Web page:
Re: Early Eagles
BLUE-EYED EAGLE (0203127@ACAD.NWMISSOURI.EDU)
Mon, 24 Nov 1997 12:42:02 -0600
I don't have too much to say (for once) about young Eagle Scouts. Mostly
because others have already expressed my views very eloquently.
I got my Eagle a few months after my 13th birthday. I went on to serve as
Senior Patrol Leader, then Troop Guide, then JASM, and now ASM for my Troop.
Earning my Eagle early let me focus on helping the younger scouts, something
I've always enjoyed doing. It also let me take on more of a leadership role in
the Troop, and it gave me time to earn 5 Eagle Palms. We are fortunate that in
the Heart of America Council we have a very strong Honor Camping program. This
gives scouts plenty of additional places to direct their enthusiasm. It was a
major factor in keeping me so involved.
Did I truly understand what it meant to be an Eagle at age 13? No, not fully.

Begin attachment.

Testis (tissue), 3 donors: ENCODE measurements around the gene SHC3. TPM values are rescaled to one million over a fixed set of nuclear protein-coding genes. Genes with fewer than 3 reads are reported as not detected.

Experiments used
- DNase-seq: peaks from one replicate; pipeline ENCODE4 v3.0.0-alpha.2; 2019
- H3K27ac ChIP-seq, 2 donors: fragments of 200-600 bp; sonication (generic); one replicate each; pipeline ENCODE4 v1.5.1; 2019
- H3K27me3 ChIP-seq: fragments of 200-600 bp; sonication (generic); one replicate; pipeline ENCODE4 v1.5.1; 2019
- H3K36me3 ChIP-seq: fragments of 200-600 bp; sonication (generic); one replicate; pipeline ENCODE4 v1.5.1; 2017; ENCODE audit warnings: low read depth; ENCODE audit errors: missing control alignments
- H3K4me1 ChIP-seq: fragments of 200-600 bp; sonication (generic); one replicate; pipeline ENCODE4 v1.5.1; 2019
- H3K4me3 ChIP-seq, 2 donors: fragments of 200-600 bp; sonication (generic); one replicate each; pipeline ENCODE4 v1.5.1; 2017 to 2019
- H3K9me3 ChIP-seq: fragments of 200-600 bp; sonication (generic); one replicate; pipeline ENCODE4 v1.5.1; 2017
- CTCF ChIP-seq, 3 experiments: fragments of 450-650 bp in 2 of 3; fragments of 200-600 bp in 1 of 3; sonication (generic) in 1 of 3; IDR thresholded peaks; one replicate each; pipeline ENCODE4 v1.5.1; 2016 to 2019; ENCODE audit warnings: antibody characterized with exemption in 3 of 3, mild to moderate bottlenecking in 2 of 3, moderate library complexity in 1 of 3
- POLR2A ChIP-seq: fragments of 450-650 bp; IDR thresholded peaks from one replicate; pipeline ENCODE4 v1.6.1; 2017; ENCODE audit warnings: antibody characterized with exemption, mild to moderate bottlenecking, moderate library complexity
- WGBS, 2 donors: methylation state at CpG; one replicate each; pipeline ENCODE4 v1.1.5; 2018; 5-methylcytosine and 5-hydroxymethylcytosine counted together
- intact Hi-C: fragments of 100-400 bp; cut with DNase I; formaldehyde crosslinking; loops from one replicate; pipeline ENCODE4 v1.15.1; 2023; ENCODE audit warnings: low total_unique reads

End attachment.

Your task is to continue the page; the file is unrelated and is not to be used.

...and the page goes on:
I have a much deeper understanding of it now. I'd still be willing to
speculate that I had a better understanding at 13 than some do at 17, though.
If I had it to do over, I wouldn't delay getting my Eagle. For me, it was
the right time and I was fortunate enough to have parents and scout leaders
that supported me in this.
As many of you have said, it depends on the individual scout. Only one word
of warning. It is important that scouts not rush through the process so
quickly that they don't absorb what they learn. A true Eagle Scout will
realize that the end goal is not as important as the process that got him
there. If we don't allow corners to be cut and we ensure that all
requirements are fully met, I believe that shows the scout is ready for Eagle.
I do think it is good to encourage the scout to work on things that aren't
required for Eagle (religious knots, etc.). However, this shouldn't be forced.
That destroys the meaning behind it.
Ok, so maybe I had more to say than I thought. I'll stop here for now, though.
Yours in Scouting,
ASM Troop 412
Always an Eagle
Terry Howerton Sakima Group, Inc. SCOUTER Magazine Kansas City